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Showing posts from April, 2016

Letter To My Dad

By kucingnoire ~ H i Dad. First off, I'd like to say that I really appreciated our talks when I was home. For maybe the first time in my life, I felt like you really heard me. It's a credit to your maturity and wisdom that you were able to respond so graciously to me, wine-drunk and petulant as I was in certain moments. I truly appreciate that, and it was encouraging to me. When we talked about those conversations establishing a good foundation that we could build on, I meant it. So, let's build. Right now: I'm depressed. I have a hard time sleeping a lot of nights. I have a hard time getting up in the morning. I have a hard time getting excited about anything. I am anxious. I drink too much. I smoke too much. To borrow the phrase you used to describe the France years: I am treading water. This is not entirely your fault. I take responsibility for my decisions. I own my bad habits. I reference my current situation not to hold you responsible for it, but

An Atheist's Explanation of the Concept of "Good"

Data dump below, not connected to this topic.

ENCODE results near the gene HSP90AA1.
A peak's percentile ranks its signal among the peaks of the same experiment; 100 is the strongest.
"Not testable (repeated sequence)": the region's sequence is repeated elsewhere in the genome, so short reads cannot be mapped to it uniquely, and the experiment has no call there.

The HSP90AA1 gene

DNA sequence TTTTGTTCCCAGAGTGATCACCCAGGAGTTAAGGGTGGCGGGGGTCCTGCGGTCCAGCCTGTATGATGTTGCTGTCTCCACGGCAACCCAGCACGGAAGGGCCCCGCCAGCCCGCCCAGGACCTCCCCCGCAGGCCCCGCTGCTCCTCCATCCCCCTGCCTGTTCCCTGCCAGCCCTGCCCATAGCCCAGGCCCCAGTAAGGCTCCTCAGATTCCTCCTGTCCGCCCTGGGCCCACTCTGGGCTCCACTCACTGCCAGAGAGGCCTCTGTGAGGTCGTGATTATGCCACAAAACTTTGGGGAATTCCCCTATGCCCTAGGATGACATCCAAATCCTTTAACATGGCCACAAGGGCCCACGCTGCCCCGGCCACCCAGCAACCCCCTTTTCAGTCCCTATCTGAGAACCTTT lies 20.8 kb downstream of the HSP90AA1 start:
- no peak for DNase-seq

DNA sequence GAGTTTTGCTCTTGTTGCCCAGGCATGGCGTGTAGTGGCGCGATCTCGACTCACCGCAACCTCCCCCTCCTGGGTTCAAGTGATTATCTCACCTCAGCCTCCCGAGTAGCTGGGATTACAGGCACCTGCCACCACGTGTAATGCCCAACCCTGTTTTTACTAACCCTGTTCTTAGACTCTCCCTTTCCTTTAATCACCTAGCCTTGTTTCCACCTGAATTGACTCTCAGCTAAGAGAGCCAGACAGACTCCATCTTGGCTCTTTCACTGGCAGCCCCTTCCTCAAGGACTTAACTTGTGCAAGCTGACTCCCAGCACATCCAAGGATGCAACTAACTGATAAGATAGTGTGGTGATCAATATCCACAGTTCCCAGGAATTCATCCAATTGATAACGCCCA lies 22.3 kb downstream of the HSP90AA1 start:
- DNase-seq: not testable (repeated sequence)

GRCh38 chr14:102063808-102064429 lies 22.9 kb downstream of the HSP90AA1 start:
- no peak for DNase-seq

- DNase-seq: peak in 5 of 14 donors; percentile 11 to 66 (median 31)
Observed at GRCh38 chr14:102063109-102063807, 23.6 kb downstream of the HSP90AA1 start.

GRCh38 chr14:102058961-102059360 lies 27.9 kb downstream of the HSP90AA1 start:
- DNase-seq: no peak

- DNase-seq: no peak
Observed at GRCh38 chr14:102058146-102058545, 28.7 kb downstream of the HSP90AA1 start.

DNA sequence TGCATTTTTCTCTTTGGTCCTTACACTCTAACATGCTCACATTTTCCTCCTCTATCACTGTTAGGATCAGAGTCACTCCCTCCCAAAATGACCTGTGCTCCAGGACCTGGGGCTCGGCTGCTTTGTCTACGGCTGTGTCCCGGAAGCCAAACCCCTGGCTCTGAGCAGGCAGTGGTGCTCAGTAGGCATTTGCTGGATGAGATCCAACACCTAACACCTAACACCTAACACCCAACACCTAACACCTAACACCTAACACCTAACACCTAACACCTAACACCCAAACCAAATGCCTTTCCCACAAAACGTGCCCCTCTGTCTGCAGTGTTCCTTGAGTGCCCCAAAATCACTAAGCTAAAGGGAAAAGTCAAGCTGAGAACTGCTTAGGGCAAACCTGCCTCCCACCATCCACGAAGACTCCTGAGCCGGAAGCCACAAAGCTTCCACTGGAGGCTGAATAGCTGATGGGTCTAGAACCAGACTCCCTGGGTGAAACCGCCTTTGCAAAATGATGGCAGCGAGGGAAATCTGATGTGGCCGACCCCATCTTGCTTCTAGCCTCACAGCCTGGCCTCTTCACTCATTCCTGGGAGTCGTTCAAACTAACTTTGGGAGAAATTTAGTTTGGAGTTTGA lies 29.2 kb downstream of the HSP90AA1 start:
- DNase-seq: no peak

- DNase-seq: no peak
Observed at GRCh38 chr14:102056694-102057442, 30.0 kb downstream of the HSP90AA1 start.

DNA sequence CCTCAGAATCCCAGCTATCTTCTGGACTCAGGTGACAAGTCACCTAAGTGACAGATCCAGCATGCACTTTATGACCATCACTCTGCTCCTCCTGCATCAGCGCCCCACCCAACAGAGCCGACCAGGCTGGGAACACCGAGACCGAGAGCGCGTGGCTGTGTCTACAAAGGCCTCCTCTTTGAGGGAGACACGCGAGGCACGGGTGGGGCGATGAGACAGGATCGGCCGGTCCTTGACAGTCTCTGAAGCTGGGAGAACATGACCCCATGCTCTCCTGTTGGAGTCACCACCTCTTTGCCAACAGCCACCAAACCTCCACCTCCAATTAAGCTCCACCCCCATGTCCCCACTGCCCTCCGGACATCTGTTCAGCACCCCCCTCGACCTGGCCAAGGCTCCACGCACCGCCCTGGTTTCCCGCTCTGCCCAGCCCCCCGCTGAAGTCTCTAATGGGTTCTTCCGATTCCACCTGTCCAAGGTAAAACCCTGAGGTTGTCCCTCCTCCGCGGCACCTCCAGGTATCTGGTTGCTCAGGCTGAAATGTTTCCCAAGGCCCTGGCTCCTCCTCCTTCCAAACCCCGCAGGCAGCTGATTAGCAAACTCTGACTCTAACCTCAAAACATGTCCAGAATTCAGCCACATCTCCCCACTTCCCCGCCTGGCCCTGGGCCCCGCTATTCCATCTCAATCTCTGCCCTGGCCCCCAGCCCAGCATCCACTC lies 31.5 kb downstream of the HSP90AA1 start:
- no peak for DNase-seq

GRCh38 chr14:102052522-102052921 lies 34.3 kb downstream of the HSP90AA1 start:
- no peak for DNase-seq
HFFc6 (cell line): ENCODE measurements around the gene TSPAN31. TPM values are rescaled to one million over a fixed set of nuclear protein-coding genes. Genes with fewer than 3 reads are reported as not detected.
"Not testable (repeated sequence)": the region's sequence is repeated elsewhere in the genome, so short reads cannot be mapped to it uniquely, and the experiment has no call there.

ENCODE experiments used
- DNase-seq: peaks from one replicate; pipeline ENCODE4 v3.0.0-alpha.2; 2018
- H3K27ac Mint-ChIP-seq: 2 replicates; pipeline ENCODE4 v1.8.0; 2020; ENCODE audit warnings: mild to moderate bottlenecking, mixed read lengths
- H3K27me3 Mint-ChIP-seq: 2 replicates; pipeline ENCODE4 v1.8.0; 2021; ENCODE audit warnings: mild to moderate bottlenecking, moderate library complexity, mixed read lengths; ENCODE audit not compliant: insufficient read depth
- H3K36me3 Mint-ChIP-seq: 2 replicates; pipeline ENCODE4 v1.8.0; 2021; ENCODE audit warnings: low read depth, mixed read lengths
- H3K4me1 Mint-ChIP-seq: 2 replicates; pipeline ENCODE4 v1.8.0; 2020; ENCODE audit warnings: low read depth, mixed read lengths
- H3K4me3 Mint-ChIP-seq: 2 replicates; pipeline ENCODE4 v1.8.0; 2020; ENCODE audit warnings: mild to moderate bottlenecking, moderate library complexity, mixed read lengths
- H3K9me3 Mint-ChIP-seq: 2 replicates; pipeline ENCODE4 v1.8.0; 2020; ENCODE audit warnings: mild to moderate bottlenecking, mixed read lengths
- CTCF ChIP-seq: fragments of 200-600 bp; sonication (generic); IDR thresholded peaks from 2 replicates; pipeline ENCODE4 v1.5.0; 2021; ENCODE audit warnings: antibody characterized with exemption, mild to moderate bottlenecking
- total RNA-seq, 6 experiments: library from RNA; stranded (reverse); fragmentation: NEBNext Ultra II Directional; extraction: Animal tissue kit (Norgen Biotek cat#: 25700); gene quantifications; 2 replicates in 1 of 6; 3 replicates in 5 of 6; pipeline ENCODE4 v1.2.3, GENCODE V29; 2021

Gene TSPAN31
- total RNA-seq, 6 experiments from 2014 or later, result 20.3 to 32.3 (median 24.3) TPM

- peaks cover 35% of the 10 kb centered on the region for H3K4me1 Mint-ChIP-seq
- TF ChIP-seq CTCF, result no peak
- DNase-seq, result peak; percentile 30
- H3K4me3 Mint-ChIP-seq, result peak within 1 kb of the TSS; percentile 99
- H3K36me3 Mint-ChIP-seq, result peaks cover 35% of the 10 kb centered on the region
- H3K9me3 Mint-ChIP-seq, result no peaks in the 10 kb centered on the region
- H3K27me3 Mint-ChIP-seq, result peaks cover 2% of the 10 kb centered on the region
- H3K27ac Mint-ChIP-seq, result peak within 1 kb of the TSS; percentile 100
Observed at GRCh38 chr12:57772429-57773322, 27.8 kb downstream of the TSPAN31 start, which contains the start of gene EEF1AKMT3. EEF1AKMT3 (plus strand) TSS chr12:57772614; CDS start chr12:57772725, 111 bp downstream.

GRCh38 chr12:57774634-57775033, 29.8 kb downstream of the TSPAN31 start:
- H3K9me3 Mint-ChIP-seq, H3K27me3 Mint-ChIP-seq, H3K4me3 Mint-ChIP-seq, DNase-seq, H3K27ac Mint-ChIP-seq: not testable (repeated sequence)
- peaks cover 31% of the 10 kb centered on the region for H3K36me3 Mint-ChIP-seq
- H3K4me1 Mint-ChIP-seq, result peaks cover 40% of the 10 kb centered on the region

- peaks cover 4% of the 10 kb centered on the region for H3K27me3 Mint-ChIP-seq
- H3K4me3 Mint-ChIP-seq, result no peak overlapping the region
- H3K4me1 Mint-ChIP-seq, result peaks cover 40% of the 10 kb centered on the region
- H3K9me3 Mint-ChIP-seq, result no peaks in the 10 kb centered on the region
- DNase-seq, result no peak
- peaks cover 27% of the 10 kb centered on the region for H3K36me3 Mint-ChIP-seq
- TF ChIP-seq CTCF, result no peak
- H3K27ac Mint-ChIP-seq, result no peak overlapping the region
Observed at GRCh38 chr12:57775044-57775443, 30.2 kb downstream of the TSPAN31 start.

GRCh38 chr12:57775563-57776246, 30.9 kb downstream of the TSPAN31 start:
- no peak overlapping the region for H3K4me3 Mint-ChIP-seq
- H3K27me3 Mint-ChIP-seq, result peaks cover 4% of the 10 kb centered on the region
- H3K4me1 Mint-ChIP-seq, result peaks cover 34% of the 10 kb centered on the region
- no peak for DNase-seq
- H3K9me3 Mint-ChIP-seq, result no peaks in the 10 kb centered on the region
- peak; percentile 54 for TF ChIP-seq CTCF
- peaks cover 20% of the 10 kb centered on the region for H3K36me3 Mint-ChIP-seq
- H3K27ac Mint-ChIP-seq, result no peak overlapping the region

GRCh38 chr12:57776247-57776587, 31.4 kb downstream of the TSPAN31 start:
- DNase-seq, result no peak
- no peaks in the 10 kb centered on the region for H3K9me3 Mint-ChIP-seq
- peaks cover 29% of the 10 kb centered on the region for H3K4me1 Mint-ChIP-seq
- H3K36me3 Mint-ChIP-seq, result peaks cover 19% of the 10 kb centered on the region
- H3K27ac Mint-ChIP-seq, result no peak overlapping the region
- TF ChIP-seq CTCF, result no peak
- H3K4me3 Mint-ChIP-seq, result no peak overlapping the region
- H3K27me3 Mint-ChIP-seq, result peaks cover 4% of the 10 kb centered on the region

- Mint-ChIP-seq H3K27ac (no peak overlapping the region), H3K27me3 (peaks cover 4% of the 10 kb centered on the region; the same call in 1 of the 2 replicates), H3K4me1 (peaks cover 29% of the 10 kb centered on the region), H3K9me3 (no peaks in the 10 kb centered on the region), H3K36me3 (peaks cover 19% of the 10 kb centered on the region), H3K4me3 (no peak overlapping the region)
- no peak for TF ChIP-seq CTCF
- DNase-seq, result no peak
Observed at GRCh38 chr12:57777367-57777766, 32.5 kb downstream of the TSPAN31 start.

By Ben Love ~ “In each of us, two natures are at war—the good and the evil. All our lives the fight goes on between them, and one of them must conquer. But in our own hands lies the power to choose—what we want most to be we are.” — Robert Louis Stevenson I 've been in enough dialogues with Christians to know that one of the mainstays of their argument is the distinction between “good” and “bad.” Specifically, the Christian maintains that without the standard provided by an all loving, benevolent God, we human beings could never know what “good” is. God sets the standard, according to their argument, and from that standard flows all moral knowledge. Without that standard, the Christian contends that we would be amoral monsters with no predilection for good over evil; we would be animals that followed whatever base instinct was driving us at the moment. As a result, the world would be a chaotic place where rampant selfishness and senselessness reign supreme. But, according to